1. What is ulcerative colitis?
Ulcerative colitis is a type of inflammatory bowel disease (IBD), which leads to the occurrence of enduring swelling and ulcers in the digestive tract. The innermost wall of the large intestine and rectum are affected in this condition.
2. What are the signs and symptoms of ulcerative colitis?
The primary symptoms of ulcerative colitis are diarrhoea (often with blood or pus), abdominal pain with cramps, rectal pain, rectal bleeding, inability to defecate despite the urgency, weight loss and fatigue.
3. What are the causes of ulcerative colitis?
The possible causes of ulcerative colitis are infection caused by bacteria, such as C. difficile, viruses and parasites, influx of the lymphocytic white blood cells in the colon wall and loss of blood supply in the colon.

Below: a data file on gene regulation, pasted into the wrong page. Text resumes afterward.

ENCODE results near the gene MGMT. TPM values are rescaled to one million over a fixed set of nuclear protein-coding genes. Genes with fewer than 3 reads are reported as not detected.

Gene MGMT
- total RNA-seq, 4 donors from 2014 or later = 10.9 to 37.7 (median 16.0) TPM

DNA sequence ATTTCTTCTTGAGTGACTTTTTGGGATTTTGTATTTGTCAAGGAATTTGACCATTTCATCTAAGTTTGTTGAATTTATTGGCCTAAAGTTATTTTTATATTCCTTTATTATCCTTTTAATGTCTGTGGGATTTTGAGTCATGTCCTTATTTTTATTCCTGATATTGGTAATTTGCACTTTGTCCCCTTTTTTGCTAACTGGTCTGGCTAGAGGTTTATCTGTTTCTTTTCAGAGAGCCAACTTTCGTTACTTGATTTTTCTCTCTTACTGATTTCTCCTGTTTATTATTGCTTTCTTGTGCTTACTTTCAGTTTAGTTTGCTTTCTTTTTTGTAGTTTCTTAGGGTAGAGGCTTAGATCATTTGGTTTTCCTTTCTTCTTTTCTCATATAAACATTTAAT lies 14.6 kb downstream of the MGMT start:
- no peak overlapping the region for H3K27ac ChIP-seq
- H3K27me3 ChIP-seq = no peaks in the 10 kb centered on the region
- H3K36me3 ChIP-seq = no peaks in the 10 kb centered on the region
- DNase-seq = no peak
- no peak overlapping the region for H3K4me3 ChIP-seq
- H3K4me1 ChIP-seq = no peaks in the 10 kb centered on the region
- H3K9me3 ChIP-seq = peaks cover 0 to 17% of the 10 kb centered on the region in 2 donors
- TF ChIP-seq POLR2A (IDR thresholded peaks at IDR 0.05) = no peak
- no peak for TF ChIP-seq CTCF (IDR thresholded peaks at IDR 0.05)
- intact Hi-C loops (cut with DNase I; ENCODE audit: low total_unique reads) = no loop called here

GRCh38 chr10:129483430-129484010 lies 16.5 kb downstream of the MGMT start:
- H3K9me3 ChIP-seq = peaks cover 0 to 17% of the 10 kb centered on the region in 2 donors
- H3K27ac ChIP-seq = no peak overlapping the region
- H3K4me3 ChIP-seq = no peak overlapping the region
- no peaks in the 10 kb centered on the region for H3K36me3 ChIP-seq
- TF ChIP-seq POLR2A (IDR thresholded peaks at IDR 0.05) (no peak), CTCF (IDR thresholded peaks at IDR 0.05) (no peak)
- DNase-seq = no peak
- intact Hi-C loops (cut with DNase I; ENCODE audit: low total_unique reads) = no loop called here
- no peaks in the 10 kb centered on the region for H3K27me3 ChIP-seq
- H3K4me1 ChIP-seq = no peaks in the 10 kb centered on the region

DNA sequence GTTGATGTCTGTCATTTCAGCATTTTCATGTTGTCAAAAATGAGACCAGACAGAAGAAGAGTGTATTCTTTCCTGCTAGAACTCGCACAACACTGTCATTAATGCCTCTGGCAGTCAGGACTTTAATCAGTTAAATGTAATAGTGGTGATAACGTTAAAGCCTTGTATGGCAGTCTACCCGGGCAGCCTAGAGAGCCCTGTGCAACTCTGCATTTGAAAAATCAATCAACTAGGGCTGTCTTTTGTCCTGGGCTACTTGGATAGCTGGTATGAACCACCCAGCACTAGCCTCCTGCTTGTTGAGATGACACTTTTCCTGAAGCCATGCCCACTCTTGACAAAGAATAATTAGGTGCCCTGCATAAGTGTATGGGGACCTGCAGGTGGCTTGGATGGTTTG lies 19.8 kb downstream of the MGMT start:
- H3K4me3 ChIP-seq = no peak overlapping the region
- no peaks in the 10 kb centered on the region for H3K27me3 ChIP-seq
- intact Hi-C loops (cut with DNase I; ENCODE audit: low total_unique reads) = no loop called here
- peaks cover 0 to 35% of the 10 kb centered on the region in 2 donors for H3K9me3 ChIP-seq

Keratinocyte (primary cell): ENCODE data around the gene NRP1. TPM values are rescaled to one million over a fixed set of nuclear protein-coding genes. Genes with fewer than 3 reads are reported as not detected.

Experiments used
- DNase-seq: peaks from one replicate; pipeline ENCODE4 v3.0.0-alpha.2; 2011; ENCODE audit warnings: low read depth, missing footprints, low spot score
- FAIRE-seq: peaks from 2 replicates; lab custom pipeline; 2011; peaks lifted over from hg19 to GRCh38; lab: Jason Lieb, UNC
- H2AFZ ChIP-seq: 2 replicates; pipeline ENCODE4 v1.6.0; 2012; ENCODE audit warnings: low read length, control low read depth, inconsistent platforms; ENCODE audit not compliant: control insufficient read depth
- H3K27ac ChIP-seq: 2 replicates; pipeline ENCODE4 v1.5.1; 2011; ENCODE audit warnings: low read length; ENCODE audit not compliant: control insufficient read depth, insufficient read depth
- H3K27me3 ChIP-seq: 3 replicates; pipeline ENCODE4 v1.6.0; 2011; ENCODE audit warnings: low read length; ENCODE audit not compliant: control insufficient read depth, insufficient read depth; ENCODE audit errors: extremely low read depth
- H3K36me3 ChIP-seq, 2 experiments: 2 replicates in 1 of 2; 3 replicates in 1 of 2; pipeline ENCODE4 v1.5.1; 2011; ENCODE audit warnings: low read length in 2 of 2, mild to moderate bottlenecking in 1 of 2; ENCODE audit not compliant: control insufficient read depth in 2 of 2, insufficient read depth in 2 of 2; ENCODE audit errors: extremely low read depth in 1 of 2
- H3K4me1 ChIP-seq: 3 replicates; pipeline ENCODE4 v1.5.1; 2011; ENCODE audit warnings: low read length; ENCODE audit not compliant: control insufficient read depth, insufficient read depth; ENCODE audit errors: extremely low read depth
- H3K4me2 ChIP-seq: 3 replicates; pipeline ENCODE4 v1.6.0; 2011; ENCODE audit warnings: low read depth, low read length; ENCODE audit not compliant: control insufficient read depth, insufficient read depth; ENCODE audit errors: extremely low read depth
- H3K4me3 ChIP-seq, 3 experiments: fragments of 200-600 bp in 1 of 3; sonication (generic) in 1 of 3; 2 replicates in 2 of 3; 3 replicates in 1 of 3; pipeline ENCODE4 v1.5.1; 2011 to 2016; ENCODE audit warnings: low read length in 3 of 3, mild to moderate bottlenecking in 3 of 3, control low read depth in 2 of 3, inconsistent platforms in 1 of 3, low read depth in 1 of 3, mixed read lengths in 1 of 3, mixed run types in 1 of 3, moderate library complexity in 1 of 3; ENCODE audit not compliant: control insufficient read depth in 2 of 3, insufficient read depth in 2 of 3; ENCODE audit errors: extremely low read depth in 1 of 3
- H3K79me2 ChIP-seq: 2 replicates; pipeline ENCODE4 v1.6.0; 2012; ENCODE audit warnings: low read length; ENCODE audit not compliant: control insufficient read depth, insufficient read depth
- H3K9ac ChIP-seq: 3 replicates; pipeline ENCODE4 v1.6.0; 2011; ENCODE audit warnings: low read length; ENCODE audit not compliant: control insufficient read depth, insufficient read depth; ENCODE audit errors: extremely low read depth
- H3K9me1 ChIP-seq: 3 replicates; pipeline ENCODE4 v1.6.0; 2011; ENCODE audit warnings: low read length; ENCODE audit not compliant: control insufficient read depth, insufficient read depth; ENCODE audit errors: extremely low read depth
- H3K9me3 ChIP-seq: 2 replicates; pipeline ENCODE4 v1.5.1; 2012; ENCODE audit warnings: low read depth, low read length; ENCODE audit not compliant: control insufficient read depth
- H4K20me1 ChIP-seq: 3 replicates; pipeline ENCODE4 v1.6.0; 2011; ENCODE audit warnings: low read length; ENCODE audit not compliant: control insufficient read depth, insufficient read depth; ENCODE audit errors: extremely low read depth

4. Are there any risk factors for ulcerative colitis?
Bacterial infection (such as salmonella or shigella) or a viral infection may trigger an abnormal immune response, which prompts the immune system to strike the walls of the digestive tract. An individual under 30 years of age or an individual with a parent, sibling or child with ulcerative colitis are more prone to developing ulcerative colitis.
5. Are there any complications for ulcerative colitis?
Possible complications of ulcerative colitis are severe bleeding (which can be life-threatening), a hole in the colon, severe dehydration, an increased risk of colon cancer and rapidly swelling colon.